US postal worker in New Jersey arrested, accused of dumping mail and election ballots

The United States Postal Service logo is seen on a mailbox outside a post office in Los Angeles, California, August 17, 2020. - The United States Postal Service is popularly known for delivering mail despite snow, rain or heat, but it faces a new foe in President Donald Trump. Ahead of the November 3 elections in which millions of voters are expected to cast ballots by mail due to the coronavirus, Trump has leveled an unprecedented attack at the USPS, opposing efforts to give the cash-strapped agency more money as part of a big new virus-related stimulus package, even as changes there have caused delays in mail delivery. (Photo by Robyn Beck / AFP) (Photo by ROBYN BECK/AFP via Getty Images)

NEWARK, N.J. (NewsNation Now) — A U.S. Postal Service mail carrier in New Jersey has been charged by federal authorities for allegedly throwing away bundles of mail, including 99 general election ballots that were supposed to be delivered to West Orange residents, according to the U.S. Attorney’s office.

Nicholas Beauchene, 26, of Kearny, New Jersey, was charged with one count of delay, secretion or detention of mail and one count of obstruction of mail.

According to the criminal complaint and statements made in court:

“Approximately 1,875 pieces of mail – including 627 pieces of first-class, 873 pieces of standard class, two pieces of certified mail, 99 general election ballots destined for residents in West Orange, and 276 campaign flyers from local candidates for West Orange Town Council and Board of Education.”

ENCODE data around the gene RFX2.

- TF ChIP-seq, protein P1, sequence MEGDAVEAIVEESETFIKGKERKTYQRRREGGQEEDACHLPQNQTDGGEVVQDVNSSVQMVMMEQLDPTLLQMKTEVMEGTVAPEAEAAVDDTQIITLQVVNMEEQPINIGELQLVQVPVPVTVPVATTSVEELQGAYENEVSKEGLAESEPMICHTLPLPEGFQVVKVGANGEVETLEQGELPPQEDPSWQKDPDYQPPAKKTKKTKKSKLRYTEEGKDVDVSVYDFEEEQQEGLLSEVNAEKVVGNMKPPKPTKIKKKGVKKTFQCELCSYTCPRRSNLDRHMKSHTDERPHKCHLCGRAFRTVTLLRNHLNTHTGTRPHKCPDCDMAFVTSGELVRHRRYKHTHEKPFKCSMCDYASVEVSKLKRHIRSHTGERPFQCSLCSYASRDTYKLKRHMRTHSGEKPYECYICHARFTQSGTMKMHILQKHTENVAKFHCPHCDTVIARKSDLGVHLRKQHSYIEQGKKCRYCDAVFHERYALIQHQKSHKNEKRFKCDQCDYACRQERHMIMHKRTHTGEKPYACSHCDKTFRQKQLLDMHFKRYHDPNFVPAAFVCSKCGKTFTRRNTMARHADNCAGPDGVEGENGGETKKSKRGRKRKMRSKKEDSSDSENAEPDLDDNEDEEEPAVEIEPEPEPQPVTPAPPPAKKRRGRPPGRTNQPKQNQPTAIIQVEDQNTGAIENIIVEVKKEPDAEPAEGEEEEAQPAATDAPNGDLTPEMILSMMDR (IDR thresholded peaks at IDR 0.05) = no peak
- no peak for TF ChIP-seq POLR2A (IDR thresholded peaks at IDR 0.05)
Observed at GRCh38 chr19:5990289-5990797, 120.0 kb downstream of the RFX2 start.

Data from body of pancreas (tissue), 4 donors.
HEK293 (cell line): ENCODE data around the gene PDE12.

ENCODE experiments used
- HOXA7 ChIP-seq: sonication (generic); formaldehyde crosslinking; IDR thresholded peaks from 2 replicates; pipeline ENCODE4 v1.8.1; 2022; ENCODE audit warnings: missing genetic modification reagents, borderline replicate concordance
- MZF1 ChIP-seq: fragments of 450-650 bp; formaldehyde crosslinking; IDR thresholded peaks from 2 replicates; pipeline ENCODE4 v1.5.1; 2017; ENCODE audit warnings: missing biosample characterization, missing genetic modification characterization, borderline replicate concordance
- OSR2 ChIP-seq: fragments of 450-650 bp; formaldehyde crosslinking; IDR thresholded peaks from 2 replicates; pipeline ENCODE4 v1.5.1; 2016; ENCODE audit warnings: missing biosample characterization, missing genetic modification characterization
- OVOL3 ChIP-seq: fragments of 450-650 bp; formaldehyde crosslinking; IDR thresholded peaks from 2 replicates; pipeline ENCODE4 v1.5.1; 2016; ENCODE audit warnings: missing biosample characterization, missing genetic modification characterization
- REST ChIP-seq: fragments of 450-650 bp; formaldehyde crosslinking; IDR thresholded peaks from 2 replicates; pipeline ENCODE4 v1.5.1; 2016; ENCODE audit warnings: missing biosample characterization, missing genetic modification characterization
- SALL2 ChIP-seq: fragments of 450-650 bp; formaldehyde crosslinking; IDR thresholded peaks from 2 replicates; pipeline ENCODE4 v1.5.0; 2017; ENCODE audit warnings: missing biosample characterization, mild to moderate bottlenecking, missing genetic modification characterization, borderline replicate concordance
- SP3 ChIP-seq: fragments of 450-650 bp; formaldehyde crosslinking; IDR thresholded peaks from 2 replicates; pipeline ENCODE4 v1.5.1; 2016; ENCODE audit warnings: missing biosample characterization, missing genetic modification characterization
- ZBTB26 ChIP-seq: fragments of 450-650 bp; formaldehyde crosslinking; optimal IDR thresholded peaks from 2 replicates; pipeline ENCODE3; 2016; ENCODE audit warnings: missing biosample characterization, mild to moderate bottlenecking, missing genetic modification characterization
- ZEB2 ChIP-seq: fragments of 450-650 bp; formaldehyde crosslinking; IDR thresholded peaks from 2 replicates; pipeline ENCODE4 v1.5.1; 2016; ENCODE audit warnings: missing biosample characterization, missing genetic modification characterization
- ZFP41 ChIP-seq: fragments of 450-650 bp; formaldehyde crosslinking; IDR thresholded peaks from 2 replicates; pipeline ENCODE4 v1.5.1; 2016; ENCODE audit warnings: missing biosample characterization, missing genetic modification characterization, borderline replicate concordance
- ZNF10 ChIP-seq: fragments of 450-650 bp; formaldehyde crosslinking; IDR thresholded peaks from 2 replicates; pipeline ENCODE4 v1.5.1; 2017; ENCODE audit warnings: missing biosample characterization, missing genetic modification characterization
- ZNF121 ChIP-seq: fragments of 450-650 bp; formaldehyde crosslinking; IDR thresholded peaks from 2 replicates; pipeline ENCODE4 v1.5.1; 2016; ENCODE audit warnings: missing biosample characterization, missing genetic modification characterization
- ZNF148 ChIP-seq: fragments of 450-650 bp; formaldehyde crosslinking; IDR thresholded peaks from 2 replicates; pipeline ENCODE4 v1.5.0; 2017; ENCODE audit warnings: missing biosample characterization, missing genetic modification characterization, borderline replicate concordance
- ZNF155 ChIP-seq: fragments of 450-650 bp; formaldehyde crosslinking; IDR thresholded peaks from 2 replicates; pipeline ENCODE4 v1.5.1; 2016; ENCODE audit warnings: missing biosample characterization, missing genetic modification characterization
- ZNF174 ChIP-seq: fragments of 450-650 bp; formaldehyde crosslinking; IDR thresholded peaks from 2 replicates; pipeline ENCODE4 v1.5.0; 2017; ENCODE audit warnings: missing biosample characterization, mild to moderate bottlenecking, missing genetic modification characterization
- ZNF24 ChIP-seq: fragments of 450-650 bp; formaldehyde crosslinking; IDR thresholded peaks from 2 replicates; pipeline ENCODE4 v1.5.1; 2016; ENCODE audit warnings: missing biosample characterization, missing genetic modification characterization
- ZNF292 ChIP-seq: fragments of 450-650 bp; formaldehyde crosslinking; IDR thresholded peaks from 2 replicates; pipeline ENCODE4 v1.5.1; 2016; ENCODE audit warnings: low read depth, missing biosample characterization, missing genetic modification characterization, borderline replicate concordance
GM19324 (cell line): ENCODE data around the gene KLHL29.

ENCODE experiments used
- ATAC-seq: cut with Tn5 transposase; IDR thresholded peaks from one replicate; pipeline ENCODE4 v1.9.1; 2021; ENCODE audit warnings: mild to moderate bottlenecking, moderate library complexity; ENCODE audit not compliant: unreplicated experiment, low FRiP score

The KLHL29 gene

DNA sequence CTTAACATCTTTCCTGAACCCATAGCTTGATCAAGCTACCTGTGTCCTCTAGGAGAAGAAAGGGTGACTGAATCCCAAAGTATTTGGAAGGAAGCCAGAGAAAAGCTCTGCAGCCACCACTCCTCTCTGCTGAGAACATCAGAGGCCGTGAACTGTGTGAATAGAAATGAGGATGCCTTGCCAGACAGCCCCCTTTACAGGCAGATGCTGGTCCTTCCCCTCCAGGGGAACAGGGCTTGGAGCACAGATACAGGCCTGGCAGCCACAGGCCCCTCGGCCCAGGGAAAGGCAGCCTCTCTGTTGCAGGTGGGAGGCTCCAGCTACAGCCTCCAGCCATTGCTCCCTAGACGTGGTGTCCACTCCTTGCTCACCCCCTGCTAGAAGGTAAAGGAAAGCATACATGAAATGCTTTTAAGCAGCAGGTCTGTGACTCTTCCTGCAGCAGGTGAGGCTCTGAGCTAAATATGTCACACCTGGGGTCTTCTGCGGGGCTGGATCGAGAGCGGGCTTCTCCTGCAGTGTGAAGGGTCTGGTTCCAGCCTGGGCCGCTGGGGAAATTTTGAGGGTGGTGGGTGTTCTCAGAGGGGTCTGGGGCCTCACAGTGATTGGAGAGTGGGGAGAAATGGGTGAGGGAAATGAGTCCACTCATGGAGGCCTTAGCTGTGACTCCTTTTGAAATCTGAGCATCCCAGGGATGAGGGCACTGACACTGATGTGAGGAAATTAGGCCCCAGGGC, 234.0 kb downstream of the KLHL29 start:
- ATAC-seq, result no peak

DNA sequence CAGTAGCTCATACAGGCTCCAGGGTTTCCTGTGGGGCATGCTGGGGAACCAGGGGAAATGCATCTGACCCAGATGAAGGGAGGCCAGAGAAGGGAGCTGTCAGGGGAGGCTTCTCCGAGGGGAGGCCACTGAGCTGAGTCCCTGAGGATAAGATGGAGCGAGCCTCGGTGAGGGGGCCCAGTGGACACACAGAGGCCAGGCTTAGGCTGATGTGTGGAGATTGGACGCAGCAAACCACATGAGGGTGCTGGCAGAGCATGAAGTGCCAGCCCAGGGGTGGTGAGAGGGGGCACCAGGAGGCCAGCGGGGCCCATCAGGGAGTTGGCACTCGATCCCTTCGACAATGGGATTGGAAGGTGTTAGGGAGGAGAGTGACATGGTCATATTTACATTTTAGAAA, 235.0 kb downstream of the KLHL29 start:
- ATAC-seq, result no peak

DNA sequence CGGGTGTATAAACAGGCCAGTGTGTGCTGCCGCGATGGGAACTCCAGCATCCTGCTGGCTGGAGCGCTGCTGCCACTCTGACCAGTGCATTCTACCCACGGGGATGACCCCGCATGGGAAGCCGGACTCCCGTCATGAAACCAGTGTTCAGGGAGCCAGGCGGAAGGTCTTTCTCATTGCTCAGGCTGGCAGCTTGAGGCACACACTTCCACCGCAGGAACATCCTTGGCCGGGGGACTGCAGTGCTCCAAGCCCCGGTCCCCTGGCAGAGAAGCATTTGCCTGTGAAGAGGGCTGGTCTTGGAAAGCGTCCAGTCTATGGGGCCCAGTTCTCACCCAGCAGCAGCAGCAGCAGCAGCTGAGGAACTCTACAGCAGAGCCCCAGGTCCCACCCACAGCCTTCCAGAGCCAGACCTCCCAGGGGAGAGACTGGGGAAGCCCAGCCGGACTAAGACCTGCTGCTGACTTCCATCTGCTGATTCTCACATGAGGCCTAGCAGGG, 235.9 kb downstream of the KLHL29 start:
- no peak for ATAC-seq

The mail, ballots and flyers were recovered from dumpsters in North Arlington and West Orange on Oct. 2 and Oct. 5.

The first batch of recovered mail (Oct. 2) included 980 total pieces of mail and 98 ballots. The second batch (Oct. 5) included 552 total pieces of mail and 0 ballots. The third batch (Oct. 5) included 345 total pieces of mail and one ballot.

Federal authorities allege that on the delivery dates for which mail was recovered, Beauchene was the only USPS mail carrier assigned to deliver mail to the addresses on the recovered mail, according to the complaint. There are no details as to why Beauchene allegedly dumped the mail.

The delay of mail charge is punishable by a maximum penalty of five years in prison and a $250,000 fine. The obstruction of mail charge is punishable by a maximum penalty of six months in prison and a $5,000 fine.

Beauchene is set to appear in Newark federal court by video conference Wednesday afternoon.